Porch  vs  Patio


$16,000 - $30,400

(16x20 porch including materials, installation, and labor)




$2,000 - $4,000

(16x12 patio cost including materials, installation, and labor)

Cost to build a porch or a patio varies greatly by region (and even by zip code).
To get free estimates from local contractors, please indicate yours.


comparison guide 1 Porch
finger up green   PROS
  • Can match exterior architecture of home
  • Increases living space
  • Enhances curb appeal
  • Covered and out of the elements
  • Can be screened to protect from insects
finger down grey  CONS
  • Requires regular painting or staining
  • Expensive to install
  • Termites may cause damage
  • Slip or trip hazard on stairways
  • Does not raise value of home
$16,000 - $30,400

(16x20 porch including materials, installation, and labor)

Get free advice and estimates from deck, patio and porch contractors in your city.


comparison guide 2 Patio
finger up green   PROS
  • Lower cost to install
  • Can be built to any size specification
  • Easy to clean and maintain
  • Enhances curb appeal
finger down grey  CONS
  • May crack in extreme temperatures
  • Can be slippery when wet
  • Must be built on a level surface
  • Insects may deter use
$2,000 - $4,000

(16x12 patio cost including materials, installation, and labor)

Get free advice and estimates from deck, patio and porch contractors in your city.

There is nothing like spending a quiet summer evening outside watching the sun slowly set or entertaining a group of friends. Outdoor living spaces are very popular and in order to take full advantage of your property, you want to consider a dedicated space which can accommodate seating, dining, and even cooking. Two popular choices are porches and patios. A porch is physically attached to the exterior of your home, whereas a patio is usually detached from your home and built into the ground. In the sections below, we will explain the important differences between each one.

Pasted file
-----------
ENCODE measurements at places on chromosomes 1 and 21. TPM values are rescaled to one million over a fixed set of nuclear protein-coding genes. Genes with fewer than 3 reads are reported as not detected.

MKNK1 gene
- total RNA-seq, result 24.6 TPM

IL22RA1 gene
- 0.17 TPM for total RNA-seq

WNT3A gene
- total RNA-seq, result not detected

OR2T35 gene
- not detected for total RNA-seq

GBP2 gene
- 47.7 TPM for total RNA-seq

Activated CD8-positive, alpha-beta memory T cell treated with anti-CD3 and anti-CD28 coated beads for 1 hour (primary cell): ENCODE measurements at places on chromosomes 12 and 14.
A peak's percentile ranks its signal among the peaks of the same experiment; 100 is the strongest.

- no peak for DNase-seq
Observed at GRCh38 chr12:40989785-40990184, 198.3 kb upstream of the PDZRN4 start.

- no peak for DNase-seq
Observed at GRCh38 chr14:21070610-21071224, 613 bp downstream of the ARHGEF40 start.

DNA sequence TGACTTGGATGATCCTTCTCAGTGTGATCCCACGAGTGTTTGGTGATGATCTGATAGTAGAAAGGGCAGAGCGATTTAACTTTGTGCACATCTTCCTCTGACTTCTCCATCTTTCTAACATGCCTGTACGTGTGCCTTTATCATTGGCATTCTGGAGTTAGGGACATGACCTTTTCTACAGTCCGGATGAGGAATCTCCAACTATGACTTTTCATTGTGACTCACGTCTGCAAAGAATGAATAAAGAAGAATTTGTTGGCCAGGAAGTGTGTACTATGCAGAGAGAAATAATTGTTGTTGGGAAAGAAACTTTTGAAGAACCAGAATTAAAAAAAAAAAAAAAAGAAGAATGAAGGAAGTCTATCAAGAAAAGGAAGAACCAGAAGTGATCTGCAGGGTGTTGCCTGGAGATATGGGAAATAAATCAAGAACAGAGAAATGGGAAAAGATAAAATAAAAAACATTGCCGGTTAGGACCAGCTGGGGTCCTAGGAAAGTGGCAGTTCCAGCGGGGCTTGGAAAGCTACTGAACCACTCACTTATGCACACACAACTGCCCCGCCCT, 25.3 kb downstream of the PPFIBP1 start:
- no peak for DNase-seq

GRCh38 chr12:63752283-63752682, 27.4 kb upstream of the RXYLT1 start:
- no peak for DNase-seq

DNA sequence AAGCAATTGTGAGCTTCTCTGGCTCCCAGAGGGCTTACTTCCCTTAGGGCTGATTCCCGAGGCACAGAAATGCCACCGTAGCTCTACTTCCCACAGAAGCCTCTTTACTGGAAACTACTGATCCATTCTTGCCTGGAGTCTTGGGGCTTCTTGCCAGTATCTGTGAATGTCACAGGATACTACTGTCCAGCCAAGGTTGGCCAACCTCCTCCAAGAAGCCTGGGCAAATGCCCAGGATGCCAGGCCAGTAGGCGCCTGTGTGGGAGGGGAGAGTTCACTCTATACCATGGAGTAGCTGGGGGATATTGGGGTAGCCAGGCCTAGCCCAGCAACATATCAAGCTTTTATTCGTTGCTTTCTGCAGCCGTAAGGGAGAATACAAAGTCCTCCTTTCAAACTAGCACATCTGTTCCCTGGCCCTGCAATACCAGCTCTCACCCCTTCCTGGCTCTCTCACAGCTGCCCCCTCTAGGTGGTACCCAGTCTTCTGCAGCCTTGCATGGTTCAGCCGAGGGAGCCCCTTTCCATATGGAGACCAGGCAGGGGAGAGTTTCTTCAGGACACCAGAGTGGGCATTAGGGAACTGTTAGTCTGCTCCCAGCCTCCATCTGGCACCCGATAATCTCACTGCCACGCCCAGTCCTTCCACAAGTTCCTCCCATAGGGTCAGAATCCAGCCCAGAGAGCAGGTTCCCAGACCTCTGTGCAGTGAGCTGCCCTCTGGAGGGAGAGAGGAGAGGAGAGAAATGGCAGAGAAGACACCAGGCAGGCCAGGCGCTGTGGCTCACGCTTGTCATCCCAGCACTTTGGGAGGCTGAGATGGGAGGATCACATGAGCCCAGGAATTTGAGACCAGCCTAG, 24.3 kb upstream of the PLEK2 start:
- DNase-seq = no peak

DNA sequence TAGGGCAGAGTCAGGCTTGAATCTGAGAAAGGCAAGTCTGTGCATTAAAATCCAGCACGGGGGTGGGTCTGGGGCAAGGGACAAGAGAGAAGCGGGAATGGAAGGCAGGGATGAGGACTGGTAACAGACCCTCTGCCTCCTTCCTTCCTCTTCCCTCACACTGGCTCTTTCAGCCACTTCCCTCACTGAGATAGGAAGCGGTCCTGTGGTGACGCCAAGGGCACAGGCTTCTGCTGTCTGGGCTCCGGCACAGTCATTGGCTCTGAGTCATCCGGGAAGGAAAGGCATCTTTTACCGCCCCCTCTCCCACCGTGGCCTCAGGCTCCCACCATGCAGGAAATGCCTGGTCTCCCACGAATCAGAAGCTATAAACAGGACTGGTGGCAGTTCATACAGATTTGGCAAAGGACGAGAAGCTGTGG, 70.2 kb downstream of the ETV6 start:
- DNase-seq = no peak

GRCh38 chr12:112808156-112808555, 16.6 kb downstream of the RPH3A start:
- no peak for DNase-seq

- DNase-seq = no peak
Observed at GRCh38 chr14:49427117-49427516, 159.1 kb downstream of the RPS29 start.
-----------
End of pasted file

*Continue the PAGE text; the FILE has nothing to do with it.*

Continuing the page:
Purpose and Location

Porches are usually intended for casual entertaining or relaxation and are built into the architecture of your home, meaning they are part of its overall design. They can be covered and screened and are often found on the front of a house and may wrap all the way around to the back. The sides are usually left open, and the additional space provided by a porch can accommodate chairs, tables, and other outdoor furniture.

A patio is a separate structure from your home that is built on the ground, and it can be covered, if desired. These are usually found in the backyard and may be large enough to include seating, dining furniture, and an outdoor cooking space. A patio can be fully enclosed with glass or vinyl 1 walls to provide protection from the elements in order to be enjoyed year round.

Type of Flooring Required

Porches can be built of brick, tile, or stone laid over poured concrete supports, or they can be wood framed and finished with either wood or composite. The material used for wood flooring will often be smaller in width than what would be used to build a deck. This gives a more “finished” feeling and closely resembles the interior of your home.